The Pros and Cons of Naming a Trust as a Beneficiary
Retirement savings accounts are a great way to build a retirement nest egg. But what happens to the money in the account if the account holder passes away?
Typically, account holders designate beneficiaries to inherit the remaining money in the account. The exact mechanism for doing this can get complicated, and things like taxes and required minimum distributions have to be taken into account. The number of beneficiaries named and if they are the benefactor's spouse or not also make a difference. One option is to leave the money to a trust. There are advantages and disadvantages to this option. Read on to learn if it is the best option for you.
In the financial community, this has been a topic of an ongoing debate between estate planning attorneys and financial advisors. For retirement accounts like the Deferred Compensation Plan, savers are given the opportunity to name both primary and contingent beneficiaries – that is, the person or entity who will inherit the account upon the original owner's death. Since retirement plans pass by way of contract directly to a named beneficiary, the often lengthy probate process, attorneys' fees and other costs associated with wills and settling estates are avoided.
Naming a trust as beneficiary is advantageous if your beneficiaries are minors, require special needs, or just simply cannot be trusted with a large sum of money. Some attorneys will recommend a special trust be established as the beneficiary to avoid its assets becoming part of a surviving spouse's estate, all in an effort to avoid future estate tax issues.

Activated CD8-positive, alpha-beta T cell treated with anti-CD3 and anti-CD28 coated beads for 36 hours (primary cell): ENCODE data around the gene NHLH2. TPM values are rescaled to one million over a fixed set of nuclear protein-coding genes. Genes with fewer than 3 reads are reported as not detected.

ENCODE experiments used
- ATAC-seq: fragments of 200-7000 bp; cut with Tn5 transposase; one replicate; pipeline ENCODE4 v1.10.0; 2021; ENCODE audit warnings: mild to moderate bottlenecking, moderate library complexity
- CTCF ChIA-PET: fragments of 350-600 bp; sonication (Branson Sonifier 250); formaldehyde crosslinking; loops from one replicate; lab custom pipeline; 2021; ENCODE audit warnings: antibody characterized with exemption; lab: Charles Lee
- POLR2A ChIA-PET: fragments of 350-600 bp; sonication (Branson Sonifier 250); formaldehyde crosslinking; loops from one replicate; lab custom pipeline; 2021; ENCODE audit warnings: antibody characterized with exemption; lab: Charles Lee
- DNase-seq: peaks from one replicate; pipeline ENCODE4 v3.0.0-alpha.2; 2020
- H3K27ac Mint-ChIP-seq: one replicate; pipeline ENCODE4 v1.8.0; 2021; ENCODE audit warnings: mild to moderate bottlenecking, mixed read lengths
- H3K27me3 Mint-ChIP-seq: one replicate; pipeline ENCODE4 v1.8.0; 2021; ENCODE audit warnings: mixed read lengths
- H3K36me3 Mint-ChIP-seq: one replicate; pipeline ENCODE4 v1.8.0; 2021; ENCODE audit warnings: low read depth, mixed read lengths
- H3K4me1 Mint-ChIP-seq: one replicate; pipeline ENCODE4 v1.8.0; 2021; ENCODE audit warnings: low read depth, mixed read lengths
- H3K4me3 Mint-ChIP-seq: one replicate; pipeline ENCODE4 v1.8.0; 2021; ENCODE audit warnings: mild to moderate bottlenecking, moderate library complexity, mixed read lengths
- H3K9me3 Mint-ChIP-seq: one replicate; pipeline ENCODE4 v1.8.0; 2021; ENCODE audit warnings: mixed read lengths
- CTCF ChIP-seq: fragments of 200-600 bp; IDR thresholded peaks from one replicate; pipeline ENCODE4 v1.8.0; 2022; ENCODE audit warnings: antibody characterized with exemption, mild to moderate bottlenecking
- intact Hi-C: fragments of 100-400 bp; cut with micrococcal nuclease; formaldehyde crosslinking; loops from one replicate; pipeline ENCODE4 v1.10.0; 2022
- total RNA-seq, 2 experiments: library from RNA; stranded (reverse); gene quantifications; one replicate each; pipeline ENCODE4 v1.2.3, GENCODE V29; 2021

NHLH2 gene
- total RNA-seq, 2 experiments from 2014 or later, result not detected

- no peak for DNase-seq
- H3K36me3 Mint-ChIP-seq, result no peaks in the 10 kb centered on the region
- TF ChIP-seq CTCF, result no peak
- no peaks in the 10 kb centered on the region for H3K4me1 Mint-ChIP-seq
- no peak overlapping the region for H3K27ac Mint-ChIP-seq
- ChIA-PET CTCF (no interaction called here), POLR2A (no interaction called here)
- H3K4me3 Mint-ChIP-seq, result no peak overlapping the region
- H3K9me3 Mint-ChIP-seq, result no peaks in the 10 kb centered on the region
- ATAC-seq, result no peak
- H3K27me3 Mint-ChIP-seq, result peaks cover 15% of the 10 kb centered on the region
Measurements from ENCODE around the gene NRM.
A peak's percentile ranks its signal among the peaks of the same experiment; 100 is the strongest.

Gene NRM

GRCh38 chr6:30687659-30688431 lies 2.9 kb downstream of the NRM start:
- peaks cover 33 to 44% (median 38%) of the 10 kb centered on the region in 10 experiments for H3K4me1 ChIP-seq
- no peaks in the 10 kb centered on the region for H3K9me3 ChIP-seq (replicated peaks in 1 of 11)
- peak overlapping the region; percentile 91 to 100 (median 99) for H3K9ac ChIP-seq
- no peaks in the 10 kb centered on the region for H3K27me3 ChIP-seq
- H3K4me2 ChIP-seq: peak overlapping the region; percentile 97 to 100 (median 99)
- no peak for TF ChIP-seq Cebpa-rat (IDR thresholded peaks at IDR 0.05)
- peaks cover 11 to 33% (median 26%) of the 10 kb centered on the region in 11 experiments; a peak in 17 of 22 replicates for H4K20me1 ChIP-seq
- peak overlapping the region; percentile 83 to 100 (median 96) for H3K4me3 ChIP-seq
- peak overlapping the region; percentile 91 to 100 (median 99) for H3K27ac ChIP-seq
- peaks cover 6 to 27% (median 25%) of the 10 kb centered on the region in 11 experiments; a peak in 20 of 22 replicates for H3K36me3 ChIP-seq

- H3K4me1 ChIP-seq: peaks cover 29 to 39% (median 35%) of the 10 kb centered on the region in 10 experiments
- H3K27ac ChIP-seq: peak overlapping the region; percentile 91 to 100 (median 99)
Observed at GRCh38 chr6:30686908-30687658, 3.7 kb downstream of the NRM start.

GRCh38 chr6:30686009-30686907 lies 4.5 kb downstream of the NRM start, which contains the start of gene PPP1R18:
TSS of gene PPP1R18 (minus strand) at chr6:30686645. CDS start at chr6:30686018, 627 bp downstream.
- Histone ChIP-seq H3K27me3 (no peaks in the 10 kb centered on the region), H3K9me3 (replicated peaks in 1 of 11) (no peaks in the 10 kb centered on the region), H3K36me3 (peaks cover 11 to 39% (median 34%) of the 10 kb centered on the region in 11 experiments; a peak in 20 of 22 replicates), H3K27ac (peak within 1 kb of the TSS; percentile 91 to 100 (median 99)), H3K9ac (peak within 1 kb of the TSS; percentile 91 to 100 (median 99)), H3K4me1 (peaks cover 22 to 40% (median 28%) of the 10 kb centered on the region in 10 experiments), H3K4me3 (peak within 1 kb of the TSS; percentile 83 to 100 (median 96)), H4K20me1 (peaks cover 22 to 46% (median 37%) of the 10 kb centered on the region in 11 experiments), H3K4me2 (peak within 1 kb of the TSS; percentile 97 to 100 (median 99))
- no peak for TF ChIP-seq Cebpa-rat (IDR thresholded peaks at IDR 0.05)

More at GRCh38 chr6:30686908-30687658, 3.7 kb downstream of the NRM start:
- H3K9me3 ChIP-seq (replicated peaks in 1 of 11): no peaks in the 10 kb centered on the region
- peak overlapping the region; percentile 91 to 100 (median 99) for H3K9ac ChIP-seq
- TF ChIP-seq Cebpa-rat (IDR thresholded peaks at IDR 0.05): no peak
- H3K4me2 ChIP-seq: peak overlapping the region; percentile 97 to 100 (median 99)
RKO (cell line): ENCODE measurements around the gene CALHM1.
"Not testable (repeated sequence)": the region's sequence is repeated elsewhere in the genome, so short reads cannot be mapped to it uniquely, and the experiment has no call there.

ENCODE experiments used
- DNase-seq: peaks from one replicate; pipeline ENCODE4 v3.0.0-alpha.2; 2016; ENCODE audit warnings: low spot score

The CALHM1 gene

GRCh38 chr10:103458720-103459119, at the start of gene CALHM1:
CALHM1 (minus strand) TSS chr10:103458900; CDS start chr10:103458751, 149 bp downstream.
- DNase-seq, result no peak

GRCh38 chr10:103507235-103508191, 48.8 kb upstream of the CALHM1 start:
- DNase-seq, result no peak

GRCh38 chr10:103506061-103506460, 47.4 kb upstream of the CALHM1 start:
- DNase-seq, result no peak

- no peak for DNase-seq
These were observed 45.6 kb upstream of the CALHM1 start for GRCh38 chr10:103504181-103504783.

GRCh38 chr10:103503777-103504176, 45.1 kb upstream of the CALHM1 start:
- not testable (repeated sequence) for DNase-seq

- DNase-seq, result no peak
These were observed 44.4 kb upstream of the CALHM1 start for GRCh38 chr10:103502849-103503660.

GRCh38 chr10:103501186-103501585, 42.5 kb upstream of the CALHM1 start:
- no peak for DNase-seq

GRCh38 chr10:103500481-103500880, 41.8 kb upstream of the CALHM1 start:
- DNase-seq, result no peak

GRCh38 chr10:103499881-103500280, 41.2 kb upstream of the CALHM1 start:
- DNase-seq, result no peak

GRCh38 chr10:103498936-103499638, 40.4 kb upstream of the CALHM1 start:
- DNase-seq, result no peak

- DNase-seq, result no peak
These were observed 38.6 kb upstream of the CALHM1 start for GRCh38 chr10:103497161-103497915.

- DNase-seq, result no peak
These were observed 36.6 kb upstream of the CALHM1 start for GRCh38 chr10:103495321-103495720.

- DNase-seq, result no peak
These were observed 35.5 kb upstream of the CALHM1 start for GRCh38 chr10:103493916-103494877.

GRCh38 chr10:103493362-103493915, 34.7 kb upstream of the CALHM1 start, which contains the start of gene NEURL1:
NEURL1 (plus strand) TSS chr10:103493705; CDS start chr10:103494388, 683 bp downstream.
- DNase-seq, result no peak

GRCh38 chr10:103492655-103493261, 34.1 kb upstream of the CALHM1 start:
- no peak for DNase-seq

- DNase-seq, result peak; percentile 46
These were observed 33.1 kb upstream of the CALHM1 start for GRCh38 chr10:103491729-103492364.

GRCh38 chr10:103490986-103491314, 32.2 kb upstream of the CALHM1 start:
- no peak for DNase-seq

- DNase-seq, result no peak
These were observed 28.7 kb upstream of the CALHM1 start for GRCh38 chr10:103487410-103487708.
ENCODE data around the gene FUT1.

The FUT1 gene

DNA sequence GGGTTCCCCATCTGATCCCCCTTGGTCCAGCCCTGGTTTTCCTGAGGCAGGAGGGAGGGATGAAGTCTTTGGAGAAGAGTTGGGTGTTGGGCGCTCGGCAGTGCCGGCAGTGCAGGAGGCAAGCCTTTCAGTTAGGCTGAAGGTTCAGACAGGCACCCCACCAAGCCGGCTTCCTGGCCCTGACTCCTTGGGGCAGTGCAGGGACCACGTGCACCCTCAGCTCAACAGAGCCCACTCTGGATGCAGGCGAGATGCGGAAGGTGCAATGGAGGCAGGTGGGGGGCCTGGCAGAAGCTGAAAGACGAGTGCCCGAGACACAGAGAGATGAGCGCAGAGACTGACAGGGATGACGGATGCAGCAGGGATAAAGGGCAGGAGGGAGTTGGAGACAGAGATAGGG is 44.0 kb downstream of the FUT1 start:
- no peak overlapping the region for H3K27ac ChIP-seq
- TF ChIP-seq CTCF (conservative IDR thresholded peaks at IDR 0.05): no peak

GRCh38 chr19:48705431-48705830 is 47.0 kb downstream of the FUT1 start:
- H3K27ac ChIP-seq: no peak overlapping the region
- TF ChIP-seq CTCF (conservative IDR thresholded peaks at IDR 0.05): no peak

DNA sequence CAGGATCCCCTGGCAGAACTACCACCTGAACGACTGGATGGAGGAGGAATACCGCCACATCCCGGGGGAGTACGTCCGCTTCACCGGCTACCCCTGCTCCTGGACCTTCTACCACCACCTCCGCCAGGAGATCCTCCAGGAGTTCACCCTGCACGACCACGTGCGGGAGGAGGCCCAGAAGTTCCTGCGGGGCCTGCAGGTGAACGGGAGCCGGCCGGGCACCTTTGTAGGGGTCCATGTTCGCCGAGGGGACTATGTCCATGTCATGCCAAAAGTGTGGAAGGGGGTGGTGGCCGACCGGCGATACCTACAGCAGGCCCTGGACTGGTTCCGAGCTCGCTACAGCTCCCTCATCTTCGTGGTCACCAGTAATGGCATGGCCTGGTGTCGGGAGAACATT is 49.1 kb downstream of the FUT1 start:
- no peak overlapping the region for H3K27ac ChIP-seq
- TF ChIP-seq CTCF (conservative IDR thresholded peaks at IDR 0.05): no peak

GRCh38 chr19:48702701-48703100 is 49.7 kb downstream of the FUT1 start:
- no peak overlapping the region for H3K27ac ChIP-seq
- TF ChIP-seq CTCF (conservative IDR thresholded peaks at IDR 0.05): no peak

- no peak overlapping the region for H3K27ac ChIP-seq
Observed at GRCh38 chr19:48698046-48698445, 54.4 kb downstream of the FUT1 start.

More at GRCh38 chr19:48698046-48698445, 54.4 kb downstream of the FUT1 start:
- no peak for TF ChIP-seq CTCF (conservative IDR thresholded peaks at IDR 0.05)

The primary disadvantage of naming a trust as beneficiary is that the retirement plan's assets will be subjected to required minimum distribution (RMD) payouts, which are calculated based on the life expectancy of the oldest beneficiary. If there is only one beneficiary, it does not matter as much but it can be problematic if there are several heirs of varying ages: The ability to maximize the deferral potential of the plan's interest is lost under this approach. In contrast, naming individual beneficiaries will allow each beneficiary to take a required minimum distribution based on their life own expectancy, which can stretch a retirement account's earnings out for a longer period of time.
While the retirement account owner is alive, only the owner can change the designated beneficiary of the account. Exceptions may apply if there is an attorney-in-fact, in which a power of attorney includes provisions that appoint that agent to act on the owner's behalf. Similar exceptions apply to conservators, who can be appointed by a court to take care of legal matters for an owner who is unable to do so.
After the retirement account owner's death, the designated beneficiary, including a trust beneficiary, has the option of disclaiming the inherited assets. If the disclaimer is qualified, the assets will generally pass to the contingent beneficiary. If there is no other primary or contingent beneficiaries, the beneficiary will be determined according to the default provisions of the retirement account plan document.